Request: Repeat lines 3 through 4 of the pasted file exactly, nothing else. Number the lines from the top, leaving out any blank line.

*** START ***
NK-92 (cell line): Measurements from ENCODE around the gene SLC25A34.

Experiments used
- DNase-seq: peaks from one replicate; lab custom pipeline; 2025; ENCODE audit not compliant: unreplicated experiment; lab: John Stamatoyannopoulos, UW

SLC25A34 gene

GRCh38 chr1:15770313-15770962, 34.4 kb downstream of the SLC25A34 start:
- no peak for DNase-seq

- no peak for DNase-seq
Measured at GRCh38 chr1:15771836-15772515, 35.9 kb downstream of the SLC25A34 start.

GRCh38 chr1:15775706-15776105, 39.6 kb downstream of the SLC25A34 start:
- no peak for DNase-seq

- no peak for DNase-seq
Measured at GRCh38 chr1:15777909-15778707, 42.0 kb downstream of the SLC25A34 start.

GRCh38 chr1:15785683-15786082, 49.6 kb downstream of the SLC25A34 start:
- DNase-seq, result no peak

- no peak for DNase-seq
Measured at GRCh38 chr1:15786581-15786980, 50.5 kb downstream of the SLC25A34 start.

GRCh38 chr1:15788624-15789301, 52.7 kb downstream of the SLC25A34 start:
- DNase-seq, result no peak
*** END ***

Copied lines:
- DNase-seq: peaks from one replicate; lab custom pipeline; 2025; ENCODE audit not compliant: unreplicated experiment; lab: John Stamatoyannopoulos, UW

SLC25A34 gene